Royal Marines Profile
The Royal Marines are the UK's 'go anywhere' amphibious forces and a key component of the government's Rapid Reaction Force. As such, they are required to be trained to work in different terrains and environments, from the cold, mountainous conditions in Northern Europe, to the hot arid regions of the Middle East and Africa and to the dense tropical jungles of the Far East.
All Royal Marines, except those in the Royal Marines Band Service, are first and foremost, commando soldiers. They are required to undergo what is recognised as one of the longest and most demanding infantry training regimes in the world. This is undertaken at the Commando Training Centre Royal Marines at Lympstone, Devon in the West of England. A large proportion of the training is carried out on Dartmoor; rugged, inhospitable terrain epitomised in Conan Doyle's book 'Hound of the Baskervilles' .
The culmination of the training is the Commando Course, a series of tests of fitness, endurance and military professionalism which have remained virtually unchanged since the Second World War. Once a Royal Marine has passed his Commando Course he is entitled to wear the Green Beret and the 'Royal Marines Commando' flash on his uniform.
On completion of his training, a Royal Marines Commando will normally join a Commando unit of 3 Commando Brigade. There are 3 Commando units in the Brigade; 40 Commando located at Norton Manor near Taunton in Somerset, 42 Commando at Bickleigh, near Plymouth, Devon and 45 Commando at Arbroath on the east coast of Scotland.
Until recently, Commando units were structured along similar lines to army battalions. However, commando units have just undergone a major restructuring, the first since the Second World War, which was aimed at meeting the new challenges of the more fluid world environment which has been evident since the end of the Cold War. The restructuring, which was known as Commando 21, has re-organised commando units so their structure is now considerably different from army battalions.
In a Commando unit, a young Royal Marine's life will be busy. His first duty will be to put his training into practice and to become a member of the team. The team will be his 4 man fire team, the building block of commando operations. He will work with his team in the field and live with them in his accommodation. During his time in a Commando unit he will almost certainly undergo environmental training in either a hot, arid, humid jungle, or cold mountainous conditions. Normal training areas are the Middle East, Belize or Brunei, and Scotland and Norway, though if he deploys as part of the Amphibious Ready Group, it could be anywhere in the world.
The Amphibious Ready Group is a highly mobile, well balanced amphibious force at sea, based on a Commando Group and its supporting assets, that can be kept at high readiness to deploy forward into an area of likely contingency operations. The Amphibious Ready Group is normally based around specialist amphibious shipping, most notably HMS OCEAN, the largest ship in the fleet. HMS OCEAN was designed and built to accommodate an embarked Commando unit and its associated stores and equipment. The Amphibious Ready Group is a potent force in waiting, it can 'poise' beyond the horizon and move swiftly as directed by HM Government. The concept was successfully used in operations in Sierra Leone.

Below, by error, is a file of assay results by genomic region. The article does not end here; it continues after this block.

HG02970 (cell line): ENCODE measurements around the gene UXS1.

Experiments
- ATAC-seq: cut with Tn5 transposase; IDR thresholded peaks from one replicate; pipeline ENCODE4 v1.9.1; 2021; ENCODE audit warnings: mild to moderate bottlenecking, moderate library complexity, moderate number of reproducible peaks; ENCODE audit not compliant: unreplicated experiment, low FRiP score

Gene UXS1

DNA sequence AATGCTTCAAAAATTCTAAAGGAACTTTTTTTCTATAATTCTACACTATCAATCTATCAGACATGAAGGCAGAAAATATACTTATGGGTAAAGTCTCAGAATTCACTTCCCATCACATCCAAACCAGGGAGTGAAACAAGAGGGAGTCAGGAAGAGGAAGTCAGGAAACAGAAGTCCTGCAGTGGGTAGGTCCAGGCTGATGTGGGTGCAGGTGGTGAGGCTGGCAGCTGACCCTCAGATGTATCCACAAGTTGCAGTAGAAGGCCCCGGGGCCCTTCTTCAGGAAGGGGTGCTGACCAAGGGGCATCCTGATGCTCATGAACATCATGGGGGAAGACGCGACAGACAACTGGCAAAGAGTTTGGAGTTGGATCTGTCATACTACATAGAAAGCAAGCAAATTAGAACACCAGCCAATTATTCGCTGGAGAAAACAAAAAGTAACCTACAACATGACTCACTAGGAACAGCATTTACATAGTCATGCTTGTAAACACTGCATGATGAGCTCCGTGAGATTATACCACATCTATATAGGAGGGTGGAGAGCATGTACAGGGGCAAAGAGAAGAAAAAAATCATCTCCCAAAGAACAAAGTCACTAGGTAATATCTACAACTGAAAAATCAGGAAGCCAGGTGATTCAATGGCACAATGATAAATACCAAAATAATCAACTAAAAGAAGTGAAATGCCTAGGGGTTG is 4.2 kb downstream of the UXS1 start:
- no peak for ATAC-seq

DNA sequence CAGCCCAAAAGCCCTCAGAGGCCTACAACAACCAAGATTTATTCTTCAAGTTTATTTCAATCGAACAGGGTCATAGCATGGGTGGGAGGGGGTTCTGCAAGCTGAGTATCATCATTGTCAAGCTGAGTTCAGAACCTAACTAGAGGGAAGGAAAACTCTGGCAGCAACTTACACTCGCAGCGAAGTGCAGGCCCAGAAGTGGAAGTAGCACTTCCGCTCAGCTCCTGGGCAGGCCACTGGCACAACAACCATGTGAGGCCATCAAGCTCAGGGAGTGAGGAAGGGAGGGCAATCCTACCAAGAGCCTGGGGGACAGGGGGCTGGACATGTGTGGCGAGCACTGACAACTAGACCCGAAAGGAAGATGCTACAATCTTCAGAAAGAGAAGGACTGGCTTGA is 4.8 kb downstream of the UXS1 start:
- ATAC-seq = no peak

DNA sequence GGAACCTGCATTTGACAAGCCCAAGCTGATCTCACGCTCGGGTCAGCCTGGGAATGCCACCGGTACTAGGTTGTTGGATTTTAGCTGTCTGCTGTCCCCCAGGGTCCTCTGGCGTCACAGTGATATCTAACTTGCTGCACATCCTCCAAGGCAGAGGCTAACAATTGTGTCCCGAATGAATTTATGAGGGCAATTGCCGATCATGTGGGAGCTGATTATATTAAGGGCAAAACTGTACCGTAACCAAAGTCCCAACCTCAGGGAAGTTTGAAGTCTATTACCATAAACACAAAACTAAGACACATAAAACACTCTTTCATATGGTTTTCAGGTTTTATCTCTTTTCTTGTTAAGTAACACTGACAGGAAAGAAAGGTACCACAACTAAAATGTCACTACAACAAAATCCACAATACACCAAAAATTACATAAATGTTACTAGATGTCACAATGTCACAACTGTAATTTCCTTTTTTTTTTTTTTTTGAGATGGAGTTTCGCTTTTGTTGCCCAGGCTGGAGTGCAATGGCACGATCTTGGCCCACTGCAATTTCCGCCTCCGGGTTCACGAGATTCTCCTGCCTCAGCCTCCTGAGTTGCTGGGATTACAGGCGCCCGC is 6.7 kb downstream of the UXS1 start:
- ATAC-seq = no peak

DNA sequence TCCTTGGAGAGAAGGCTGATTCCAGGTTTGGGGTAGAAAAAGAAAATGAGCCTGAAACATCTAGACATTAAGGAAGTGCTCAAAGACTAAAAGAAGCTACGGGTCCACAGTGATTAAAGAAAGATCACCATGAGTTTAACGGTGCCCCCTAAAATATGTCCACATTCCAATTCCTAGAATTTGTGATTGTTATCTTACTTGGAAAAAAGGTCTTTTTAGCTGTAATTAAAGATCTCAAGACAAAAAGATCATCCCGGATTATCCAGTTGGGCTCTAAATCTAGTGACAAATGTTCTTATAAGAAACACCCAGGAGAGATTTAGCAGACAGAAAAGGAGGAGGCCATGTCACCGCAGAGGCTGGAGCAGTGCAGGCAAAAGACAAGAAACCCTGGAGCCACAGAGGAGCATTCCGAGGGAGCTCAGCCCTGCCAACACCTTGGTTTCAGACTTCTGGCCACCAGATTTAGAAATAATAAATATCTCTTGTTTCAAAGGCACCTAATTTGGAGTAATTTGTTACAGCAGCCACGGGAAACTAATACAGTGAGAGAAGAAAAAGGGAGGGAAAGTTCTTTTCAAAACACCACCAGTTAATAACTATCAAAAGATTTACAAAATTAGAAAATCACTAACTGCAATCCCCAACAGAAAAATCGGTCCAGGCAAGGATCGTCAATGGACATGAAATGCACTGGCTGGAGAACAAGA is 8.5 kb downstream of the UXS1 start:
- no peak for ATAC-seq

Once our young Royal Marine has earned his 'spurs' basic training, he will be selected for specialist training. Royal Marines specialisations range from Mountain Leader to Physical Training Instructor, from Weapons Instructor to Signaller, from Chef to Driver. If he has the necessary attributes, he can also train for the UK's Special Forces with the Special Boats Service. Whatever specialisation he chooses, our Royal Marine will find himself with an active lifestyle in a constantly changing career. He will also become more aware of the breadth of operations of the Corps and the activities of higher formations, particularly 3 Commando Brigade.
The Headquarters of 3 Commando Brigade is based in Plymouth, Devon and it was from here that the Brigade was mounted out during the Falklands Campaign in 1982. The Commando Brigade not only consists of Royal Marines units, but also of the essential combat support elements provided by the Army, most notably 29 Commando Regiment Royal Artillery (based in Plymouth) and 59 Independent Commando Squadron Royal Engineers (based in Barnstaple). These units provide the specialist artillery and engineer support for the Brigade.
All ranks serving with these units also undergo Commando training on the All Arms Commando Course. In addition, Army ranks provide some of the specialist combat service logistic support to the Brigade, which is provided by the Commando Logistic Regiment, also located in Barnstaple, Devon. The whole Brigade provides a well balanced amphibious force which, with its associated amphibious shipping, is self sustaining and capable of operating without host-nation support.
The Royal Marines are one of the oldest units in the British Forces, formed in 1664 from the trained bands of London. They have a proud history and unique traditions; they have so many battle honours that the 'globe itself' has become the symbol of the Corps. Currently, Royal Marines are serving all round the globe from Afghanistan to Bosnia and from Northern Ireland to the United States as well as on board HM Ships deployed worldwide.